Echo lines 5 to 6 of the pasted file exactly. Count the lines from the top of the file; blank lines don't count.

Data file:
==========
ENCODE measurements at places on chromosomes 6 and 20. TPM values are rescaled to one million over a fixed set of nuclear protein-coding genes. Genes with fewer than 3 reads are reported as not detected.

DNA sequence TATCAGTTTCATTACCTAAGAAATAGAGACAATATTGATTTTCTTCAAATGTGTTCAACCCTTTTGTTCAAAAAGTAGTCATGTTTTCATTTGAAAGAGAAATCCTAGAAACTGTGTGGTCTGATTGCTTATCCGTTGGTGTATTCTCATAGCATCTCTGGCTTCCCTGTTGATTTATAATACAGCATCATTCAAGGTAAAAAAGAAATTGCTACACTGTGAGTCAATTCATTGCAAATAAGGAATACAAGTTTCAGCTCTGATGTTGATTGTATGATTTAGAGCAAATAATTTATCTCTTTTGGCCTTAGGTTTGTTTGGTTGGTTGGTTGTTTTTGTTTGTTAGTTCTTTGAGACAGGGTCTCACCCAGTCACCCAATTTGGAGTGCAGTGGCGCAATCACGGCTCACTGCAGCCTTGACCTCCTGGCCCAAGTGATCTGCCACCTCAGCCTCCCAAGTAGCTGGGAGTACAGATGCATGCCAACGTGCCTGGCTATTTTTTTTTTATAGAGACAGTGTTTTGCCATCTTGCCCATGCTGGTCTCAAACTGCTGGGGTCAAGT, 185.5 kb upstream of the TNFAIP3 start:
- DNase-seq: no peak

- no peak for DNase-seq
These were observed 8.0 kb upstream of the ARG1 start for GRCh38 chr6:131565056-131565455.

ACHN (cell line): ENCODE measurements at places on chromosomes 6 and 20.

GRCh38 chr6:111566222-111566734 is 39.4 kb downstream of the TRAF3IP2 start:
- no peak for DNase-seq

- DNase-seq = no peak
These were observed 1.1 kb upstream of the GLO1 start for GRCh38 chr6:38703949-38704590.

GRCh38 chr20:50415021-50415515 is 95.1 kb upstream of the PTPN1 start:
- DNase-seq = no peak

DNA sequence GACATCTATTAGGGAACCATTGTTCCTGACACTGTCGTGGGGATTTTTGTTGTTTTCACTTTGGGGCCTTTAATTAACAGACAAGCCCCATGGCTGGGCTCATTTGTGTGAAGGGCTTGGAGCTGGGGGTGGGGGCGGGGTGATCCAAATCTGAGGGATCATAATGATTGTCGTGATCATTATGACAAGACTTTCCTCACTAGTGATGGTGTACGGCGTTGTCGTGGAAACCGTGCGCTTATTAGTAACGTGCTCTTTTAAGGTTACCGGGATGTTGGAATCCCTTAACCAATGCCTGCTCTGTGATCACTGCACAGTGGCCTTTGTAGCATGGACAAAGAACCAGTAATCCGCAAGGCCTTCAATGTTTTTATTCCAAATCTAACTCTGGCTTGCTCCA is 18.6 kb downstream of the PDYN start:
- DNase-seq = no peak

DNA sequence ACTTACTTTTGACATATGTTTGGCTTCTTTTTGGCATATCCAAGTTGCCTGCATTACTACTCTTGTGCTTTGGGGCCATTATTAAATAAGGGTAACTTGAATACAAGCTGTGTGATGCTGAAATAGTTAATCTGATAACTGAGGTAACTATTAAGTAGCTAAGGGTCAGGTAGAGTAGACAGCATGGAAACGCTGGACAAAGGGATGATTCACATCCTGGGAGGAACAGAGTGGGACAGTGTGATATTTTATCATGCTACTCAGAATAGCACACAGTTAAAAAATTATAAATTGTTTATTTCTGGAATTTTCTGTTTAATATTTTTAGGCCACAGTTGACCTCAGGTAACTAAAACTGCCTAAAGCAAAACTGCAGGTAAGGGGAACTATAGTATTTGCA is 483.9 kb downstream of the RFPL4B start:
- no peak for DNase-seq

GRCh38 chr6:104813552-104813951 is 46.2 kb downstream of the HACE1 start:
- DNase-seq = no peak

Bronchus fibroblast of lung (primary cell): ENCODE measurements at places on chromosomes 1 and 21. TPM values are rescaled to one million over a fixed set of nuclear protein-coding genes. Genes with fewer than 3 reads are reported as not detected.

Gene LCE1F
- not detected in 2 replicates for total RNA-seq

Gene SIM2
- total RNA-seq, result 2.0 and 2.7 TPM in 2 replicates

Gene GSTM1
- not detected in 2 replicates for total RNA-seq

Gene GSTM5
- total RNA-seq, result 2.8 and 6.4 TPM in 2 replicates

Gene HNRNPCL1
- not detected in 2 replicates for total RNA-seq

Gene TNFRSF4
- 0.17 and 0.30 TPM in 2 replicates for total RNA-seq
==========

These were observed 8.0 kb upstream of the ARG1 start for GRCh38 chr6:131565056-131565455.

ACHN (cell line): ENCODE measurements at places on chromosomes 6 and 20.